bridge financing for startups in an economic crisis
Startups generally die because they run out cash, not ideas. At this time, founders will be looking closely at their cash and runway. As VCs hunker down, new capital will be scarcer and startups may have to scramble for cash using bridge financings with less founder friendly terms.
We’ve considered some of the issues around startups structuring bridge financing transactions in an economic crisis – using both equity or convertible notes. Here’s our rundown of what we think founders might face.
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priced equity rounds
- Valuation – The main issue here is low valuations. Startups will want to avoid a down round at all costs which may significantly dilute existing shareholders. That might mean we see more debt instruments like convertible notes which don’t fix a valuation immediately (we discuss convertible notes below).
- Tranched investments – Investors may increasingly look to tranched investments (being investments where the funds are made available in stages, instead of the total investment amount being made available upfront). Founders will need to consider how much risk this introduces to the prospect of actually seeing the money. Are the tranches subject to KPIs? If so, are the KPIs achievable and able to be measured objectively, so you don’t end up in a dispute with investors about whether or not a KPI has been satisfied? The conditions to closing of any deferred investment amounts will also need to be reviewed carefully. Is there any material adverse event (MAE) clause triggered by a deterioration in the financial performance of the business? If so, you may need to be clear on what is material in these extraordinary economic circumstances, where clearly the goal posts have shifted.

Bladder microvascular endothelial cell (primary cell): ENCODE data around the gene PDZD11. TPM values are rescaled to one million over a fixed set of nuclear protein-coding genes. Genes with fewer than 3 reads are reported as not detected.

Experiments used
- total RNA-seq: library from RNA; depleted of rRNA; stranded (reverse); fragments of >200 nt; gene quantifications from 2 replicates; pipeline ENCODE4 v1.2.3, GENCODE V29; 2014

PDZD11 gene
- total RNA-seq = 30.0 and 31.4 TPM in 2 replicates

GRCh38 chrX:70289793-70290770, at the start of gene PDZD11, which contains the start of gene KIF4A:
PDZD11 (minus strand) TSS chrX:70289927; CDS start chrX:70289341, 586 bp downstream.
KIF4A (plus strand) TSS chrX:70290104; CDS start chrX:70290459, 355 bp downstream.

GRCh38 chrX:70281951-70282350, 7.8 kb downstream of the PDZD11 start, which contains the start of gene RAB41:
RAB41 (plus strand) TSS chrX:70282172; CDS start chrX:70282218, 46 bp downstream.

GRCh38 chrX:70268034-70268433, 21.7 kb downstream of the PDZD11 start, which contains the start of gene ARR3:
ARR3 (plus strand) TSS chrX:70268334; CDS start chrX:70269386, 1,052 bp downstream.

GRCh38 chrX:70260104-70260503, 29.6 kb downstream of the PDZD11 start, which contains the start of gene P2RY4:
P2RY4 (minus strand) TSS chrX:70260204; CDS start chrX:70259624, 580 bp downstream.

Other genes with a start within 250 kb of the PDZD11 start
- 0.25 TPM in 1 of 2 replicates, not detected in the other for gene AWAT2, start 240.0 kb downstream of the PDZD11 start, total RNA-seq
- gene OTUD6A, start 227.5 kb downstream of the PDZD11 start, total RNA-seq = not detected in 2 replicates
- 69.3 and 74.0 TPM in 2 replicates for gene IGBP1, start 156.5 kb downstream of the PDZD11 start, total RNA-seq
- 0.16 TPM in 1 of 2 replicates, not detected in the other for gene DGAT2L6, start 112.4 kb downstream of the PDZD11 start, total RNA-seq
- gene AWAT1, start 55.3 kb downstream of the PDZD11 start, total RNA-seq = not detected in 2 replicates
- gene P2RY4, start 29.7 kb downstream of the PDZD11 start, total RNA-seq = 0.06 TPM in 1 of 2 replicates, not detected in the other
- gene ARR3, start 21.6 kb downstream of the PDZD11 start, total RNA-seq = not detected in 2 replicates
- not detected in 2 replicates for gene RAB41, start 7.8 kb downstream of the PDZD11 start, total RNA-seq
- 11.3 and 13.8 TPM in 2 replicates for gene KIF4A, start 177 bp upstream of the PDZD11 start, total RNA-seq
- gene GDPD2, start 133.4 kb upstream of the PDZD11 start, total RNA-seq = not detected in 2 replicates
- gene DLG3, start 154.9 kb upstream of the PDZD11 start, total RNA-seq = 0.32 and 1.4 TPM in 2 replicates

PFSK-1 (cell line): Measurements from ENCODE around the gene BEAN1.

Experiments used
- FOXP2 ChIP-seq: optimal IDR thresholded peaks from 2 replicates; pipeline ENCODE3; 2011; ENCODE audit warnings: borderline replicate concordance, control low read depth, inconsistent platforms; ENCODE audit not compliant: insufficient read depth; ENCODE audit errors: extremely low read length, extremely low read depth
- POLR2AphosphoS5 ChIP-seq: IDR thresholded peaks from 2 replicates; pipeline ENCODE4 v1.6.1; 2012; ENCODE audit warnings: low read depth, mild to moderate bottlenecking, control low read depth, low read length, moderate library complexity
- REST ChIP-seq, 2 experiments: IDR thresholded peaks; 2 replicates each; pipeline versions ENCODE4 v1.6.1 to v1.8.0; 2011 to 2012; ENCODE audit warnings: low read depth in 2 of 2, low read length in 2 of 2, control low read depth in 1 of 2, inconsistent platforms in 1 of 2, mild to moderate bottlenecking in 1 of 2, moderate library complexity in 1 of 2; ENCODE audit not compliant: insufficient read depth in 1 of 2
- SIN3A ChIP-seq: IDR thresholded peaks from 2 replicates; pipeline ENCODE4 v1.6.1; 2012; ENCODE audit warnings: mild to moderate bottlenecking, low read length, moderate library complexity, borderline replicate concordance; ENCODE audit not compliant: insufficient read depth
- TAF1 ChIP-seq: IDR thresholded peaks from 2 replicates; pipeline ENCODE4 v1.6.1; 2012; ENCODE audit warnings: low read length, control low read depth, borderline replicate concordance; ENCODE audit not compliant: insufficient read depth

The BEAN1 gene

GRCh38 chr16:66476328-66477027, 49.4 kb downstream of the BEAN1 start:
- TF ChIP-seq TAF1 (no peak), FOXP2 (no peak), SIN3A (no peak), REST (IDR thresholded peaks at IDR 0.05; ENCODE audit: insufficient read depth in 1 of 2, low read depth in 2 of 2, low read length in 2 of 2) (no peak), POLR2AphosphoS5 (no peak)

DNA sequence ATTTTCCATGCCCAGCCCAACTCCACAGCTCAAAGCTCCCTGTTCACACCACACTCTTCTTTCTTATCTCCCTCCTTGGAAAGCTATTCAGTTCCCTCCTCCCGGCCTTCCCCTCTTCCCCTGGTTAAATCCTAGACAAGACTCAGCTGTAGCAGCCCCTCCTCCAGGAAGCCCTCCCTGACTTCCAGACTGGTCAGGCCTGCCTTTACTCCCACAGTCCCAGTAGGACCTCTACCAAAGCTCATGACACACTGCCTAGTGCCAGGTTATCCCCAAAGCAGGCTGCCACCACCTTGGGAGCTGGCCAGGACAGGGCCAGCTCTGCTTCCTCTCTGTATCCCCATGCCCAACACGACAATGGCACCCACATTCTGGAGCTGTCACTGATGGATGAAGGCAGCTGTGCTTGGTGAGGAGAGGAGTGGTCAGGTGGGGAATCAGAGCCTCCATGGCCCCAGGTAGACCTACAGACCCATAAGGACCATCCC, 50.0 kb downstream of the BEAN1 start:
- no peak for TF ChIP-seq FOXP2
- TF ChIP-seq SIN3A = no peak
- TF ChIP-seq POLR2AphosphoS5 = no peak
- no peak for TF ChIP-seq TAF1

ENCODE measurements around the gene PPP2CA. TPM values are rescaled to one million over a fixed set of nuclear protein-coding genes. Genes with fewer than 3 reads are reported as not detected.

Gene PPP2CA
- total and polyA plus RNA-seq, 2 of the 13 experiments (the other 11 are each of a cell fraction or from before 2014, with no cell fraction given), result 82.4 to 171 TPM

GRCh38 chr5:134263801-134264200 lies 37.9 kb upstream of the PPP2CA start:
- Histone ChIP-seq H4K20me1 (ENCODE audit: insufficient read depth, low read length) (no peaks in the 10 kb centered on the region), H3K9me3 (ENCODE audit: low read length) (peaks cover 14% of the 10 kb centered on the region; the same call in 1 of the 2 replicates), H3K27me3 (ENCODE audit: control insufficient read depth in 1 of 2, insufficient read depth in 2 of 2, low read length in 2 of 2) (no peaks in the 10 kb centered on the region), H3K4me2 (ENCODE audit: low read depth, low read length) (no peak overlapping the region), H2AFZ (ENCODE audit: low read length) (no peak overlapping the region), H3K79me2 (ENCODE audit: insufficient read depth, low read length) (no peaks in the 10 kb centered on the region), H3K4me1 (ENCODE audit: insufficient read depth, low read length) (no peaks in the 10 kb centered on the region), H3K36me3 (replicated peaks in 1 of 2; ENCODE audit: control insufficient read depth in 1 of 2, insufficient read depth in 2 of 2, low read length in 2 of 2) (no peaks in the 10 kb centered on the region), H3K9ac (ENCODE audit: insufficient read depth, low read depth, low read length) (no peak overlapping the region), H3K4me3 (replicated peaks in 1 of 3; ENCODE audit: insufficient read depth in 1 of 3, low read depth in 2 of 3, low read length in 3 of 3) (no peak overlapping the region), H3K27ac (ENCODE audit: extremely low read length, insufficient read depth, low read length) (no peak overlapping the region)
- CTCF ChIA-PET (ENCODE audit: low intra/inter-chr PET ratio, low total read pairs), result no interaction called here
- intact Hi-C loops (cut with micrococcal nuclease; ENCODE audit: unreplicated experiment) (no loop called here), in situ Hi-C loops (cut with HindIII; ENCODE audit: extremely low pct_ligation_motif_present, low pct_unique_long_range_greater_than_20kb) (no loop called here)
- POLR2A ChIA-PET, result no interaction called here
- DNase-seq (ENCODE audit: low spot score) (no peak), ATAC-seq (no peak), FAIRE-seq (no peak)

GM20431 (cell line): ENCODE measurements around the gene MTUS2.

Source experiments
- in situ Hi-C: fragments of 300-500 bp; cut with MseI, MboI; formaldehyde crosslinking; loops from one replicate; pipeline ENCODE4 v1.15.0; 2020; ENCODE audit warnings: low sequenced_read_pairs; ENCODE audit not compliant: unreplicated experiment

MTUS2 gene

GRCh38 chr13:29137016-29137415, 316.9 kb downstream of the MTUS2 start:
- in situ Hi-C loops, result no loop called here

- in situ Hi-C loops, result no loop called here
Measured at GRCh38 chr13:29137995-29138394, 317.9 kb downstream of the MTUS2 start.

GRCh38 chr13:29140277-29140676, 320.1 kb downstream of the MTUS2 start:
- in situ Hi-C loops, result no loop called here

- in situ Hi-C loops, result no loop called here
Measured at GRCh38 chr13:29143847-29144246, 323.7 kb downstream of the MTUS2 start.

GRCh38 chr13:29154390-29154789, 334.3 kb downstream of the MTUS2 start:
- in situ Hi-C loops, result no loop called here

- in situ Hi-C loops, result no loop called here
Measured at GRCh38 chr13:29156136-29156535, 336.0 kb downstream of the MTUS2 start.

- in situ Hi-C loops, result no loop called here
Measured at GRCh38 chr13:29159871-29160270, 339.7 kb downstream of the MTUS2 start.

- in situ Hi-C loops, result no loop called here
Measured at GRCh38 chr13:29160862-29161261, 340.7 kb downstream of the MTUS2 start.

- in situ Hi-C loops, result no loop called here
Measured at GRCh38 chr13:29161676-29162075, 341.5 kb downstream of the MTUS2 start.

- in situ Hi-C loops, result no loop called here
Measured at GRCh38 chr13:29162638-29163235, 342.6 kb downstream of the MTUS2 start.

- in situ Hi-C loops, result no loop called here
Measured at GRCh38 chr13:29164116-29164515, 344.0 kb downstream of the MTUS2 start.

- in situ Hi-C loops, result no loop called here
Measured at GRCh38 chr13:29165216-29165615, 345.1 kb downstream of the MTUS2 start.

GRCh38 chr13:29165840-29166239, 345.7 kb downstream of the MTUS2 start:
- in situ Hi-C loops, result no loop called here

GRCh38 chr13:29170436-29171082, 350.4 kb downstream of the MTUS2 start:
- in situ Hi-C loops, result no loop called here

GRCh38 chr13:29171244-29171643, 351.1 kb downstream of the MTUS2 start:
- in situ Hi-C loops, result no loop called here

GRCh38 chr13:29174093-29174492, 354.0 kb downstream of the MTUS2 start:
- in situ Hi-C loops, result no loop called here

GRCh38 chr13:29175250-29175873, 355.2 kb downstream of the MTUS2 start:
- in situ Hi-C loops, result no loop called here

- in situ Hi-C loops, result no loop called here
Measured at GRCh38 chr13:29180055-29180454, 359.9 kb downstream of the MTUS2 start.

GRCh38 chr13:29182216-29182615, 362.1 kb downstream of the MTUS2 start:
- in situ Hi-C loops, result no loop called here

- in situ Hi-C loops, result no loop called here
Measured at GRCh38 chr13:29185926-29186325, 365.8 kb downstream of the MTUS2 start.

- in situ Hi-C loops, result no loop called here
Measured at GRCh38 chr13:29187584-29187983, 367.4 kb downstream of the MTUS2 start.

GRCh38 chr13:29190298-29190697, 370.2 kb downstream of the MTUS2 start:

- Secondaries – Startups may need to structure deals with a mix of primary offers (new investment monies) and secondaries (sales of shares by existing shareholders) – with secondaries at a discounted price. This will enable some VCs, angels and other early investors to exit and cash out. Founders may need to think about offering this to sweeten deals for existing investors.
- Term sheets – These are non-binding. Investors do not typically sign term sheets and then withdraw for market reasons. But we’re in extraordinary times. Investors can in theory walk away without any reason. Keep exclusivity periods in term sheets to a minimum (e.g. not more than 30 days) so if an investor does start to look like it is having a rethink, the company can quickly move on to other investment opportunities.
- Deal process – Startups need deals to close quickly. The opposite is likely to happen however, as investors take time to consider how the business will look on the other side of COVID-19’s impacts. Founders should consider limiting the number of new investors and engage early with existing shareholders on any terms which impact them. The simpler the transaction and the fewer the surprises for existing shareholders, the faster the equity deal is likely to close.